Thursday, October 8, 2009

Tax implications of buying a home

This isn't going to be a very in depth or scientific article about the tax process, but more so what I experience during my first two years of home ownership.  Since I bought my home in December 2007, I really only benefited from this during the 2008 tax year. 

One of the beauty of buying a home is the generous tax breaks you get for both your property taxes as well as any interest you may have paid on the mortgage.  Even though there are a lot of tax benefits from owning a home, but they may not come in the way you think they should.  First of all, you still have to diligently pay all of your mortgage payments as well as any outstanding property taxes you may owe on the home throughout the year (monthly for the mortgage payments, November and February for property taxes) -- and you get some of it back at the end of the year.

Given how new my loan is, most of that payment consist of interest payments.  Whatever interest I have paid throughout the year for my mortgage, as well as any property taxes, are added up and deducted from my gross salary.  After various other deductions and additions, my accountant comes up with my final taxable income.  If I make $100,000 per year, and I have paid out $46,000 in interest and property taxes, my net taxable income could be $54,000.  The end result is I'm in a much lower tax rate, and the taxes withheld throughout the year at the $100,000 rate will be refunded back to me.

If you wish to get more of that dispensable income throughout the year, you can also up your deductions on your W-9.  This way, you can get more of your income in each paycheck, but receive less cash back at the end of the year.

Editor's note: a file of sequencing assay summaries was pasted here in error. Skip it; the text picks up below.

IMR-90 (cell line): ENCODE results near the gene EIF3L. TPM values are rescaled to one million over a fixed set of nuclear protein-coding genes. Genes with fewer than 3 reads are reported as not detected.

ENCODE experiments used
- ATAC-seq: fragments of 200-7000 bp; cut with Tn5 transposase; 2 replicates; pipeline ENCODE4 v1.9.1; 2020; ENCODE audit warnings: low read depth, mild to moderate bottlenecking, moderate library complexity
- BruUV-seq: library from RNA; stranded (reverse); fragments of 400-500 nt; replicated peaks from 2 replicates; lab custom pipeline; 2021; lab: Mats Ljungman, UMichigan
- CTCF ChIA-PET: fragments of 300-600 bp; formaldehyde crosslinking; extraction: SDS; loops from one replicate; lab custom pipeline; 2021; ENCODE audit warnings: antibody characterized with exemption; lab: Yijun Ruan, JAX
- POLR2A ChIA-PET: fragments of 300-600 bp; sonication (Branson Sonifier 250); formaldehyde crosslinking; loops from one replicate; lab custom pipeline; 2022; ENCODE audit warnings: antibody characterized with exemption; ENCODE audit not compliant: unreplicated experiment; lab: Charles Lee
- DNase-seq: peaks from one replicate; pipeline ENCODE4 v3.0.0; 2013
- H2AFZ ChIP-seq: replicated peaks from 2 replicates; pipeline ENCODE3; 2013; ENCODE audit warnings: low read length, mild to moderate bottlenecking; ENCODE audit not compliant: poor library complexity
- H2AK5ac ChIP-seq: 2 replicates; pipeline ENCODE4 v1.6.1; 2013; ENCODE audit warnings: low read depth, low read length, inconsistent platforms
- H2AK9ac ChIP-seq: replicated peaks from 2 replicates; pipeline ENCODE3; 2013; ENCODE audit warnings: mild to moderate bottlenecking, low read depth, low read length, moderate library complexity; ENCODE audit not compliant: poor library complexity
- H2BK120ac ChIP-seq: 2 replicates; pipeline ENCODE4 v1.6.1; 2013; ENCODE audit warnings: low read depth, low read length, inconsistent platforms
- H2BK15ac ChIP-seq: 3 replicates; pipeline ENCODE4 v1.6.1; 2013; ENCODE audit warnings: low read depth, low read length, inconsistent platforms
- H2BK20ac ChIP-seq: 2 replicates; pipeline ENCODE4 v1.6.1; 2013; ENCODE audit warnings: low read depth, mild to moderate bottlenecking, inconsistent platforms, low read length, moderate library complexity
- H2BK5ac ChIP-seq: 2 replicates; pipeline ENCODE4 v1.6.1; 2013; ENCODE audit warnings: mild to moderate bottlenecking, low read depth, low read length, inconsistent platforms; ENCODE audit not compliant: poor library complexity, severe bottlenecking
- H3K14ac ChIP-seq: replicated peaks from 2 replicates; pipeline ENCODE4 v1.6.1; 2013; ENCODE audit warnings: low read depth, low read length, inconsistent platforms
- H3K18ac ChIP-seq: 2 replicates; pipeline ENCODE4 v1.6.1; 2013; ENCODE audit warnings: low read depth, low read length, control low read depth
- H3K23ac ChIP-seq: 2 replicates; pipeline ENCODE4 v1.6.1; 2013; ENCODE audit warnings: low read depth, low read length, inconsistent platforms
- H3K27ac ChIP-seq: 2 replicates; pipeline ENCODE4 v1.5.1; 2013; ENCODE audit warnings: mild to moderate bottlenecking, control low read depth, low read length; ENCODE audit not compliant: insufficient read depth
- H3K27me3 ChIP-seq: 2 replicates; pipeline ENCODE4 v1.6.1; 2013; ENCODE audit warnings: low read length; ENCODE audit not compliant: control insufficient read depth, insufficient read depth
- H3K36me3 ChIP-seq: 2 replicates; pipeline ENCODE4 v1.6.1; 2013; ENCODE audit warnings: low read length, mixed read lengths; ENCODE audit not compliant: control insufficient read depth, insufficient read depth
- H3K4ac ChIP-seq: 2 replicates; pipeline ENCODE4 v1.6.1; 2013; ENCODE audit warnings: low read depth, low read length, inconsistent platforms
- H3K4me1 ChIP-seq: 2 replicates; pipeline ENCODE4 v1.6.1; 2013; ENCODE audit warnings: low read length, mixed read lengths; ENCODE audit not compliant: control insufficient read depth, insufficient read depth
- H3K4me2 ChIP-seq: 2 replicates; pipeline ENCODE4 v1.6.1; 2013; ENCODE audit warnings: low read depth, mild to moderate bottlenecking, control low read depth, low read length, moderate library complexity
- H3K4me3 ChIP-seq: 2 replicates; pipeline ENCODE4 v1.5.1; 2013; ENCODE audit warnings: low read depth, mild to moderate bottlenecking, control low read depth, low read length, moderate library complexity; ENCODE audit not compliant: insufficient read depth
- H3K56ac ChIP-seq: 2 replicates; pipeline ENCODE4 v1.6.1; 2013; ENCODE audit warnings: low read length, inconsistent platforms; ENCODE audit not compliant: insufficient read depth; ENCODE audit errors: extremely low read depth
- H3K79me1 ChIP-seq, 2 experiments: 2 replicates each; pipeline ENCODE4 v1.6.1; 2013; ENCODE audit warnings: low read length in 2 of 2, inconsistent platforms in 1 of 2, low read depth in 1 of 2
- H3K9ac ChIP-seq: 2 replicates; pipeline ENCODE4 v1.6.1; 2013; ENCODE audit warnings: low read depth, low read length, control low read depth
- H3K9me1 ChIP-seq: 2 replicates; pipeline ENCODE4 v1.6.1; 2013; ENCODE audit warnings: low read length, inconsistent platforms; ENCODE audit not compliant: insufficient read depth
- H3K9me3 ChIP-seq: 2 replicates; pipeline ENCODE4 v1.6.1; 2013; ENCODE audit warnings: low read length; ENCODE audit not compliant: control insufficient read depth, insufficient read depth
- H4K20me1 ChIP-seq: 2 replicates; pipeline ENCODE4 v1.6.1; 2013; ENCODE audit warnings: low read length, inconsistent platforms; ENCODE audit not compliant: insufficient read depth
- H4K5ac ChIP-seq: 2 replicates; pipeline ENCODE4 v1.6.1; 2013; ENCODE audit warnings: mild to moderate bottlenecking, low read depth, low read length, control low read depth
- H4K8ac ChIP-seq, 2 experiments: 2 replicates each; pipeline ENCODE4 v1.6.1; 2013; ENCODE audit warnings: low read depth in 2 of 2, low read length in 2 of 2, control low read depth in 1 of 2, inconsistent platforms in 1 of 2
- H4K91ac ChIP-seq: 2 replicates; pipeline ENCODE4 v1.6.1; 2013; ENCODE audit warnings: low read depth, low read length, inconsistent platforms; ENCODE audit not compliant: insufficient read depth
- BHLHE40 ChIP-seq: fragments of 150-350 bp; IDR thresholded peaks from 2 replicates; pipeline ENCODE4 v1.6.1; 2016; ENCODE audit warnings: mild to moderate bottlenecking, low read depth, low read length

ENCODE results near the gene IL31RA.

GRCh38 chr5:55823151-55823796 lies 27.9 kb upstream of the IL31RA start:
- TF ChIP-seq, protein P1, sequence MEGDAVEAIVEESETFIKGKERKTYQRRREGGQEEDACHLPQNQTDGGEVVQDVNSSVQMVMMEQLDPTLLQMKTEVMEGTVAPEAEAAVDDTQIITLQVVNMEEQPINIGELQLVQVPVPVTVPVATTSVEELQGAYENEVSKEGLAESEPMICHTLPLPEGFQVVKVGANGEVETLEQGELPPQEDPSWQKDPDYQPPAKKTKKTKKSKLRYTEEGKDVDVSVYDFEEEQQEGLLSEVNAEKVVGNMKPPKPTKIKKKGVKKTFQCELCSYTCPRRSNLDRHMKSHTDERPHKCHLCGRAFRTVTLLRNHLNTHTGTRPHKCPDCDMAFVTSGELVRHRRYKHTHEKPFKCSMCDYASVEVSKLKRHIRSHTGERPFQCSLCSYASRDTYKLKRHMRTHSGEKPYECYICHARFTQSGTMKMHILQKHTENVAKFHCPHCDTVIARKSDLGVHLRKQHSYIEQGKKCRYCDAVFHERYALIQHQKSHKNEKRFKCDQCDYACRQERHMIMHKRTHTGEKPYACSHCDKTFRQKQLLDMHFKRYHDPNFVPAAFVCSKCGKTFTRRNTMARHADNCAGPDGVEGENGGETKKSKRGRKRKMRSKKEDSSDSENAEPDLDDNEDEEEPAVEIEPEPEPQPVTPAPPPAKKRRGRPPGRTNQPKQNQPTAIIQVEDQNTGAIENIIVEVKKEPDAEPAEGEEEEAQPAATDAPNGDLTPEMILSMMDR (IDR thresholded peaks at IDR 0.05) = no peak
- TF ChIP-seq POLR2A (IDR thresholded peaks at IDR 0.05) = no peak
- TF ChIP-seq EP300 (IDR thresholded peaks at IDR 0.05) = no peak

If this is a rental or investment property, there is a maximum allowable deduction you can take for the property of I believe around $25,000 per year.  Anything addition gets rolled up into a "bankable" balance that can be cashed in when you sell your property.

Below is a great article from Nolo about investment properties:

"Top Ten Tax Deductions for Landlords

Learn about the many tax deductions available to rental property owners.

Every year, millions of landlords pay more taxes on their rental income than they have to. Why? Because they fail to take advantage of all the tax deductions available for owners of rental property. Rental real estate provides more tax benefits than almost any other investment.

Often, these benefits make the difference between losing money and earning a profit on a rental property. Here are the top ten tax deductions for owners of small residential rental property.

1. Interest
Interest is often a landlord's single biggest deductible expense. Common examples of interest that landlords can deduct include mortgage interest payments on loans used to acquire or improve rental property and interest on credit cards for goods or services used in a rental activity.

2. Depreciation
The actual cost of a house, apartment building, or other rental property is not fully deductible in the year in which you pay for it. Instead, landlords get back the cost of real estate through depreciation. This involves deducting a portion of the cost of the property over several years.

3. Repairs
The cost of repairs to rental property (provided the repairs are ordinary, necessary, and reasonable in amount) are fully deductible in the year in which they are incurred. Good examples of deductible repairs include repainting, fixing gutters or floors, fixing leaks, plastering, and replacing broken windows.